Friday, July 26, 2013


Putting the tandem together in Barcelona Sants train station

Barcelona is fierce about it's identity as the capital of Catalonia.  Catalan is the main language on all the signs, which often left me wondering whether something was written  in Catalan, or whether my Spanish just sucks.

We ate at this tapas place twice.  It's fun because the tapas are all laid out on a buffet for you to try.  When you finish eating one, you put the stick in the little silver cup.  Before you leave, the server counts the sticks and bills you accordingly.  When we ate here at the beginning of the trip, I was searching the tapas for things that looked familiar.  By the time we were ready to go home, I had gone a little tapas-crazy, and was taking the wierdest-looking ones I could find.
Chuck and I stayed in an apartment in the top of a warehouse.  It was fun, with an industrial feel.
La Sagrada Familia

Jamon:  breakfast, lunch and supper of champions

Auritz Burguete, the first town we stayed in on our bike trip.  Looks alpine, huh?

What sport is played on this court?

People in Spain use their shutters daily to keep the heat of the day at bay.  These little iron guys hold the shutters out of the way when they are open.
On our second day, which was our longest, we traveled only about 50 miles, but climbed 3,800 feet.  When I took this picture just above the village of Anso, we were whacked.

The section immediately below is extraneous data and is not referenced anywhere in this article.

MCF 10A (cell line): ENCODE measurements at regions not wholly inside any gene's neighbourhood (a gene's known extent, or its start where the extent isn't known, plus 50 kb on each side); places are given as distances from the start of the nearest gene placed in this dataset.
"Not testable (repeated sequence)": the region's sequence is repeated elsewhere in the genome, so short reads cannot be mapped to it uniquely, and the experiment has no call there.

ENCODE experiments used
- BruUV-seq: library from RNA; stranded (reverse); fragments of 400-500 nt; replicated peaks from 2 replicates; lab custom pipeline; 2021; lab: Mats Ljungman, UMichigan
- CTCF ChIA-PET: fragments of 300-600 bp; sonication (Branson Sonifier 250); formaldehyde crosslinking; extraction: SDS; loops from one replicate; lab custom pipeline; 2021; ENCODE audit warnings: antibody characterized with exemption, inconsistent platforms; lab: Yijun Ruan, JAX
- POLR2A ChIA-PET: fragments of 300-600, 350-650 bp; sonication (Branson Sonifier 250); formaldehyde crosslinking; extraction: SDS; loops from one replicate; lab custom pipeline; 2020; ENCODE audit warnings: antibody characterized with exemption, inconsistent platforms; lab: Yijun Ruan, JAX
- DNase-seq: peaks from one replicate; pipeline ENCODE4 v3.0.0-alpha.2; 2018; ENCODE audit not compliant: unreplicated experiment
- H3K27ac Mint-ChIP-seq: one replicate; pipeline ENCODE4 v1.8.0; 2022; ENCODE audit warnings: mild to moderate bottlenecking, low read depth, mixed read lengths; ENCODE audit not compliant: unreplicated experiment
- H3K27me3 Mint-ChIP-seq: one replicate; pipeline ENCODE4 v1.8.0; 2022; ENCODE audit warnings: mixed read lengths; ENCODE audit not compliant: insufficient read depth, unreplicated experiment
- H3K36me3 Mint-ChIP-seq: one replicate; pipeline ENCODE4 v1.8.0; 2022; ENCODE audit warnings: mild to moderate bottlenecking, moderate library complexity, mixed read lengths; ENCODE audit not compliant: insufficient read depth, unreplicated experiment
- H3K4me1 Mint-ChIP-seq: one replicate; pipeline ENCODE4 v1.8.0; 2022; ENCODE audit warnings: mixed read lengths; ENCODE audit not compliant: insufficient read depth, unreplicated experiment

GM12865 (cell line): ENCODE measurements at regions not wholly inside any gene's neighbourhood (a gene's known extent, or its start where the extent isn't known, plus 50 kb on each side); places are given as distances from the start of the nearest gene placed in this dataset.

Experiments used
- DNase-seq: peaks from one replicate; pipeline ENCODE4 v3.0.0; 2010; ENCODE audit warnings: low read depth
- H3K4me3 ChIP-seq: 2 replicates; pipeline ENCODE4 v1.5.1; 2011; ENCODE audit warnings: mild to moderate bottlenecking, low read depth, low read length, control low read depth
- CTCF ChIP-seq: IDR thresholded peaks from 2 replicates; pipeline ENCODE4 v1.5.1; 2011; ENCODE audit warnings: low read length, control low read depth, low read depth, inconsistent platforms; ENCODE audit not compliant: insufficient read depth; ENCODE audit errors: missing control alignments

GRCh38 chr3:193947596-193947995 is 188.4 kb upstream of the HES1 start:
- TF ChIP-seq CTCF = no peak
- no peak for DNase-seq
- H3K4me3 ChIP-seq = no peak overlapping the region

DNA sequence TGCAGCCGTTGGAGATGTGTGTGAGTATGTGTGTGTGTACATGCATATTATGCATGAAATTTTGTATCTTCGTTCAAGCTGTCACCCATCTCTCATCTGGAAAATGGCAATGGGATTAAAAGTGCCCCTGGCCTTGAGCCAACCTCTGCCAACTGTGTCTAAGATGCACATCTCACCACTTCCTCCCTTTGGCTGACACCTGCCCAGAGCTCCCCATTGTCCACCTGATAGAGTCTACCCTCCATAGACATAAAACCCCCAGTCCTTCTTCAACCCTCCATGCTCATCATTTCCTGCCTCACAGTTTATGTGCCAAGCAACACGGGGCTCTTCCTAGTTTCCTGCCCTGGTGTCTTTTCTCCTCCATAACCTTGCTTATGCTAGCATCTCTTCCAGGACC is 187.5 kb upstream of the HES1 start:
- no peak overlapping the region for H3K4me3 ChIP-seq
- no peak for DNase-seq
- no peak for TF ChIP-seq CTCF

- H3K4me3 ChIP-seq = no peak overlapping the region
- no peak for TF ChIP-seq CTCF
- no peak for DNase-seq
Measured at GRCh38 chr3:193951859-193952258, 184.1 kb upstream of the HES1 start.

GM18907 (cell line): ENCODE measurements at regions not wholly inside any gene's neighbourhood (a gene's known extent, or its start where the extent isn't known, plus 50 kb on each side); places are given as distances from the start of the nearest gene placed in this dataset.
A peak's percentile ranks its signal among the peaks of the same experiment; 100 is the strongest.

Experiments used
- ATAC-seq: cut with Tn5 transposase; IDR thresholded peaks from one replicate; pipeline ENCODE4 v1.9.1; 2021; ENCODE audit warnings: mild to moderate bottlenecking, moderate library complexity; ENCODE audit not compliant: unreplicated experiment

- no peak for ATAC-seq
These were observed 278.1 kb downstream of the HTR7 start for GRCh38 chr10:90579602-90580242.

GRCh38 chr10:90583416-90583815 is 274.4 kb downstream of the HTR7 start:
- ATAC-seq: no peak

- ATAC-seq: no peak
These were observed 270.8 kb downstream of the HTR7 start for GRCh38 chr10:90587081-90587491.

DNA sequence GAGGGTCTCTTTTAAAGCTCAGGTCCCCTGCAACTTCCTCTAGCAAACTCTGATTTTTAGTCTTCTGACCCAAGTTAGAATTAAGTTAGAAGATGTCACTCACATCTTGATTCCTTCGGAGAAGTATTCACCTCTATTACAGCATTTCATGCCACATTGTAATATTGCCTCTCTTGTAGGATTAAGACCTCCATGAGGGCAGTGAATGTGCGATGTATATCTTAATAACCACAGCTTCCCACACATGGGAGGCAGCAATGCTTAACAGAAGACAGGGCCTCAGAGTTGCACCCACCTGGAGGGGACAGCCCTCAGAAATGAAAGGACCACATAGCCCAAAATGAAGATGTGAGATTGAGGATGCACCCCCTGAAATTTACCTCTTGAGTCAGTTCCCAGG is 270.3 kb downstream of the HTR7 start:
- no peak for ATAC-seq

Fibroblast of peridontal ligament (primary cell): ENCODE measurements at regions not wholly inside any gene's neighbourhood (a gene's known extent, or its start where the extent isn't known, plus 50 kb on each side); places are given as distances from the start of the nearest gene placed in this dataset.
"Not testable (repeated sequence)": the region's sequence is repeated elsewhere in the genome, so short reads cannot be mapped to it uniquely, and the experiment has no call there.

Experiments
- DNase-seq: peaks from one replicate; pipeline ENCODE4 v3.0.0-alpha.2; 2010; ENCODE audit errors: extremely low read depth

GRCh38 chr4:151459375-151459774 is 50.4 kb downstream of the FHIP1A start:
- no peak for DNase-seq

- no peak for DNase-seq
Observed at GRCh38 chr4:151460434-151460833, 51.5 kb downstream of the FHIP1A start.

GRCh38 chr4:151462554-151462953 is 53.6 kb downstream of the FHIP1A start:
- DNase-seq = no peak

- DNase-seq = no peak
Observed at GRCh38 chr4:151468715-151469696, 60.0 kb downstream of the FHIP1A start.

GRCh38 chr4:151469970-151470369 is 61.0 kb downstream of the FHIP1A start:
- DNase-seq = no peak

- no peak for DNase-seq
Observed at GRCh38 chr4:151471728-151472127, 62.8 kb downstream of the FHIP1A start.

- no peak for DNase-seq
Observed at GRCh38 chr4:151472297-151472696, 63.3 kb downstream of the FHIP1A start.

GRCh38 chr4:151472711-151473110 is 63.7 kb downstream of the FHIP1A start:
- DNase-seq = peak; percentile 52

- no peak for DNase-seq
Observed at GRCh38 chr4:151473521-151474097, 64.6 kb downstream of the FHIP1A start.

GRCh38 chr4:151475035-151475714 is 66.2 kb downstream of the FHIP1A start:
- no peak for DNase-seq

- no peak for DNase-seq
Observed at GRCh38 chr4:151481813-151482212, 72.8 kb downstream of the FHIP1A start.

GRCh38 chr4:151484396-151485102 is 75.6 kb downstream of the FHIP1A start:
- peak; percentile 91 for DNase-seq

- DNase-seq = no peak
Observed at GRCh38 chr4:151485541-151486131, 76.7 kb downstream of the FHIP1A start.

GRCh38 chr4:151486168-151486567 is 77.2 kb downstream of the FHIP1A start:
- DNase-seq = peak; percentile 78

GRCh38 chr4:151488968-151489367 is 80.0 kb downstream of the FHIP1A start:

Anso, my favorite village!

We were so hungry and thirsty.  We ate like crazy in Anso.  Here is Chuck with migas (meat and bread crumbs) and a nice red wine.
Instead of screen doors, people in this part of Spain hang these vinyl cords over the doors.

Here is the tunnel just beyond Anso.  We had quite a few tunnels, some short and easy, some long and scary.

We traveled to Jaca, which is a bit bigger than the towns we had been staying in.  At City Hall, we found these "gigantes".  They are carried through the streets on fastival days.
Jaca also had a citadel, but it was closed when we went to see it.  In its former moat area, it has reindeer, for reasons I am a bit unclear on.
The pass at Puerto de Cotefablo was a tunnel.

We stayed in Broto for an extra day to do some canyoneering.

While we were in Spain, it was the Feast of San Fermin and there was bullfighting in Pamplona every day for a week, preceded by the running of the bulls.  There was slow-motion footage each morning of that day's run, with plenty of close-up coverage if someone got gored, tossed or trampled.  Everyone loved it.  The old women would gather around the TV in the room in Broto where we ate our breakfast.  A guy got tossed and an old woman cried, "Ole!"

Broto has a nice waterfall

The roofs here are made of stone.

Ruined village between Fiscal and Ainsa

Rio Esera Gorge

The fortified village on Henin

Fortifications were pretty common in this part of the Pyrenees.

We got a couple more days in Barcelona before returning home.  Bunnies for sale in Las Ramblas.
Mercat de la Boqueria

Unbelievable selctions of seafood, for a landlocked girl like me.

Barcelona Cathedral